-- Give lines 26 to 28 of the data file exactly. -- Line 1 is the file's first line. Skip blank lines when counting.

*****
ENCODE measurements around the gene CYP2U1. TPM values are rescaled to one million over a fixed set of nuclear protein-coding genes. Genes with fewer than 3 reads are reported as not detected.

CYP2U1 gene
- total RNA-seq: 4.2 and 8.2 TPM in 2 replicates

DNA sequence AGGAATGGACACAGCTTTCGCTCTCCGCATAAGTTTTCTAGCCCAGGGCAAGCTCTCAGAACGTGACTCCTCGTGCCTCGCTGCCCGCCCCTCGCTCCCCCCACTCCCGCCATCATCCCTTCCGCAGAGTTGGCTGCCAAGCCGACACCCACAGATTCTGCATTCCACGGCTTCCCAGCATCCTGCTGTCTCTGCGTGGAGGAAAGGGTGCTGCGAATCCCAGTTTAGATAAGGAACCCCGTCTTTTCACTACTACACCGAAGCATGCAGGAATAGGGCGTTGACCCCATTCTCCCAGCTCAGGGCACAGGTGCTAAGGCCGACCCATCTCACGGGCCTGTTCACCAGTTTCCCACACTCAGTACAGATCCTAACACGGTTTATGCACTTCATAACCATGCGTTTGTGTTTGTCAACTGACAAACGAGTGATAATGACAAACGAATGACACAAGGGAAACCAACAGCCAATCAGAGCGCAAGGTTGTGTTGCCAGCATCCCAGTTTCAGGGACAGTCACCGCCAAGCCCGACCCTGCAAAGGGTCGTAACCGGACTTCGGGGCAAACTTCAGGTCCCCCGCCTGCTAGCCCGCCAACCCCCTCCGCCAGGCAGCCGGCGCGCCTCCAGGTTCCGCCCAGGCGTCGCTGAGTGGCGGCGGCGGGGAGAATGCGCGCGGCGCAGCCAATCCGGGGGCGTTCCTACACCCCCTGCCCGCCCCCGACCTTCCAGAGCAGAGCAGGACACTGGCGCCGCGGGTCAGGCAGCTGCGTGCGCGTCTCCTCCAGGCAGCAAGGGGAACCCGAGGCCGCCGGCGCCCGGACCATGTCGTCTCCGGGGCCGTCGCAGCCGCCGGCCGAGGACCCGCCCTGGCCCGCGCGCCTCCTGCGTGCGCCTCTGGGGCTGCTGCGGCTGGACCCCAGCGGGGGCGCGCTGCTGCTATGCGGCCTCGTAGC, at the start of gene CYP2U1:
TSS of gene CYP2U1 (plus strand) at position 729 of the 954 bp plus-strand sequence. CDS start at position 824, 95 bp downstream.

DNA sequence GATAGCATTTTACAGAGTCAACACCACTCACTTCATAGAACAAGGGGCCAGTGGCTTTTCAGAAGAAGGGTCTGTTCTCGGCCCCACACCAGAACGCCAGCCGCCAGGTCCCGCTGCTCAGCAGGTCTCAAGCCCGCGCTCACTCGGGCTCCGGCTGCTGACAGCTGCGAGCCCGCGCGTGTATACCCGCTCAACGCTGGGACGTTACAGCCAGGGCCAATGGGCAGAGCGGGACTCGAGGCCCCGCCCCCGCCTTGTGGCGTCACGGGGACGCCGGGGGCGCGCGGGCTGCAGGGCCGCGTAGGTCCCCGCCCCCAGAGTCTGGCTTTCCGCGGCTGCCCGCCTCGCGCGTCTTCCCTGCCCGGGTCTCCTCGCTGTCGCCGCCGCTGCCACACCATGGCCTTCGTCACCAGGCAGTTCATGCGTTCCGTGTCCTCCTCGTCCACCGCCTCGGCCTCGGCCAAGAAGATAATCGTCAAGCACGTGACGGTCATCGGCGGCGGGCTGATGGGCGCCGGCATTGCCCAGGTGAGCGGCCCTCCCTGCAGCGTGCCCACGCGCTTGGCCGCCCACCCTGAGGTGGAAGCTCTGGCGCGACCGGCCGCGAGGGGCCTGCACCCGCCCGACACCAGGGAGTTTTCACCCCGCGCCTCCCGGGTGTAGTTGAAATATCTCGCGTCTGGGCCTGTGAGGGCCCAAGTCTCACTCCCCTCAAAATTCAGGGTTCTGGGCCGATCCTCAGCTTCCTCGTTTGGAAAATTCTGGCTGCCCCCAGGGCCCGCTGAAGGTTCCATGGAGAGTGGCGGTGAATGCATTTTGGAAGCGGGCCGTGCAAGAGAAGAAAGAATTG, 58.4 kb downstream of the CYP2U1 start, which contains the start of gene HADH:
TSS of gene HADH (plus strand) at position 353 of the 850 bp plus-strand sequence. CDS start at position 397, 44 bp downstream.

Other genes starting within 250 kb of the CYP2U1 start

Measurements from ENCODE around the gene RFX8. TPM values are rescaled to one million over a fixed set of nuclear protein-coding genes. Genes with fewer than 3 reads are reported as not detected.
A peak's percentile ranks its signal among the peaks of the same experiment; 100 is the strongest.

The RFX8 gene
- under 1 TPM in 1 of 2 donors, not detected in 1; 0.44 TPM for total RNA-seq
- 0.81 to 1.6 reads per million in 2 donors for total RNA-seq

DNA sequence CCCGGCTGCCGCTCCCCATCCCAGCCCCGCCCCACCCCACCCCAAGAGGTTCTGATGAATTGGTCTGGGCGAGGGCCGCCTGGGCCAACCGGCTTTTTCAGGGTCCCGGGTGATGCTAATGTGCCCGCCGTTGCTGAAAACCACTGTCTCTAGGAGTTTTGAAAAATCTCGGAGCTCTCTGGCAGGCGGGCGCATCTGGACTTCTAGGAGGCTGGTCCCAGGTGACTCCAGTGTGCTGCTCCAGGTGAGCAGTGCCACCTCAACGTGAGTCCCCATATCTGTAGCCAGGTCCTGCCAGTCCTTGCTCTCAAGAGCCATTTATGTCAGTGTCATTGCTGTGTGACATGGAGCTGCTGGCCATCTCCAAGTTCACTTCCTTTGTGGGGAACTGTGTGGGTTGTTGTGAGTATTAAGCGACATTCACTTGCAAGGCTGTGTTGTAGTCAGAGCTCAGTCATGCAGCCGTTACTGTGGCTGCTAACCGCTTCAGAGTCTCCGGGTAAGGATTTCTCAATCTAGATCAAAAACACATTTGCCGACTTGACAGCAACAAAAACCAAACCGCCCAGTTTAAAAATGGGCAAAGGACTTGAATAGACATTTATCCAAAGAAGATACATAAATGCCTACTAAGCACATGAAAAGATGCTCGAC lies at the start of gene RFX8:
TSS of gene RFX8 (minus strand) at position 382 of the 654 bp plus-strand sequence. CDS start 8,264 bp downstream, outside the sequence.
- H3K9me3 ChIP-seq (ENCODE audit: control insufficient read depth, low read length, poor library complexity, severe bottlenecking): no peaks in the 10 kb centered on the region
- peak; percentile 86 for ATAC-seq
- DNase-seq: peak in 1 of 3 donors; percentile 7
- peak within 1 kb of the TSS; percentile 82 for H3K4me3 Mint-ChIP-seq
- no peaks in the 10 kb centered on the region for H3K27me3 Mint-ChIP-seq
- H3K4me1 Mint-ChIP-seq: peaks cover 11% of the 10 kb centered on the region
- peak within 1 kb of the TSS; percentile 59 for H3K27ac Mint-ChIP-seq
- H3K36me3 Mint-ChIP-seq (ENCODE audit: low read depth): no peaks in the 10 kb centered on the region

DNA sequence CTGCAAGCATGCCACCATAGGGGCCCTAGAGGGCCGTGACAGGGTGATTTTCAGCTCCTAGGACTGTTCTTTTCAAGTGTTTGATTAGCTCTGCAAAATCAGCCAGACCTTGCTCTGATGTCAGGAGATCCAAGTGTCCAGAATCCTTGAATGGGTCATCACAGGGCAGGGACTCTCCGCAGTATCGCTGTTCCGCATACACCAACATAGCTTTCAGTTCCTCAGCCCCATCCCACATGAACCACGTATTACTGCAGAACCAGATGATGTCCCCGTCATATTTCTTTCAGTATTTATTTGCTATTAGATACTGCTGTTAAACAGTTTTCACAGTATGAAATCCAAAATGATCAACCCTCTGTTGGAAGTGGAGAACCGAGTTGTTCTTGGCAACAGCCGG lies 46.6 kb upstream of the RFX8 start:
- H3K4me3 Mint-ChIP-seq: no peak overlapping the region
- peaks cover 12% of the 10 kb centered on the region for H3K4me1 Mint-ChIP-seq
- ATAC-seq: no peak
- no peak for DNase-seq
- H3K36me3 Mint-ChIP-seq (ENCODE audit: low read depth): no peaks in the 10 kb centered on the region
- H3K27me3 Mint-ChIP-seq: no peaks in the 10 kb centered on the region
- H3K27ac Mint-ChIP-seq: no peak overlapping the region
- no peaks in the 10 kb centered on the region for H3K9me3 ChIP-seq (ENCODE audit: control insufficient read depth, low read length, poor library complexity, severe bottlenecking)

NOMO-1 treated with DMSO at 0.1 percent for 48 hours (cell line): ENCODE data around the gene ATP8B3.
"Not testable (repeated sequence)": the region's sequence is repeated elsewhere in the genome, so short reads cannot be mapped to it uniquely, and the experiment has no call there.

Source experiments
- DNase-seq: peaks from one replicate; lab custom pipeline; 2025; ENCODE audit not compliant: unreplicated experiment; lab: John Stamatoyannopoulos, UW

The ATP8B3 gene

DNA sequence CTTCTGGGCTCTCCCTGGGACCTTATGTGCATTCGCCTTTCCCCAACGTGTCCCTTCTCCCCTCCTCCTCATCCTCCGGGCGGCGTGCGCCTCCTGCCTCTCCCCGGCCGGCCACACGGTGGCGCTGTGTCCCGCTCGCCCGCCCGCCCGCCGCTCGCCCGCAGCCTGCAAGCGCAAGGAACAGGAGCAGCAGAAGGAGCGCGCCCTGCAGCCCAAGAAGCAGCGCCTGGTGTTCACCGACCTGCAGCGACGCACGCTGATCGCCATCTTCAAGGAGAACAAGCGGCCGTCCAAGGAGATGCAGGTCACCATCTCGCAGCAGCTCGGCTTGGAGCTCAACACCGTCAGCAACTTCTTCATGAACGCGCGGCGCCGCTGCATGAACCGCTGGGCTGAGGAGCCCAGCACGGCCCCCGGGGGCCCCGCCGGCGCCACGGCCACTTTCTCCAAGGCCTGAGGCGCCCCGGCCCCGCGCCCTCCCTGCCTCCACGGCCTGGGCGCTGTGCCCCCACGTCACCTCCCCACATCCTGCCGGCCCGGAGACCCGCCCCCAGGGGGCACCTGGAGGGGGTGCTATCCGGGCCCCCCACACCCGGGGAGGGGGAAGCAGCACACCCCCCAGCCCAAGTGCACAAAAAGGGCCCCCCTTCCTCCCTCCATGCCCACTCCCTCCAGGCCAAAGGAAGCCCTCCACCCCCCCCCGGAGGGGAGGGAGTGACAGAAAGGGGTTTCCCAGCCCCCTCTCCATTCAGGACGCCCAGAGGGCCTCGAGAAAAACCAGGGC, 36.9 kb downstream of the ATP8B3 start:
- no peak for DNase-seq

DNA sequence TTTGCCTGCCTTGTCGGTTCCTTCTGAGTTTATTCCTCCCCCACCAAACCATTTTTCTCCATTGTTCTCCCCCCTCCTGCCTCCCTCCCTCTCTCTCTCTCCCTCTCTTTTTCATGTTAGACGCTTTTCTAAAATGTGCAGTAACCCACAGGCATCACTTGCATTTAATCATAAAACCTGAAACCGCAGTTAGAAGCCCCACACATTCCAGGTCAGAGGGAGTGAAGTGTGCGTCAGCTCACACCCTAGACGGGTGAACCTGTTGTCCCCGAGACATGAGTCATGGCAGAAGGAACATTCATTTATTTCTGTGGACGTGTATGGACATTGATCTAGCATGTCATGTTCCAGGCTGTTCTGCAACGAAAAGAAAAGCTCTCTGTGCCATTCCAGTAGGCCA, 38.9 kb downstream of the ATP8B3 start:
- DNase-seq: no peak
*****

- peaks cover 12% of the 10 kb centered on the region for H3K4me1 Mint-ChIP-seq
- ATAC-seq: no peak
- no peak for DNase-seq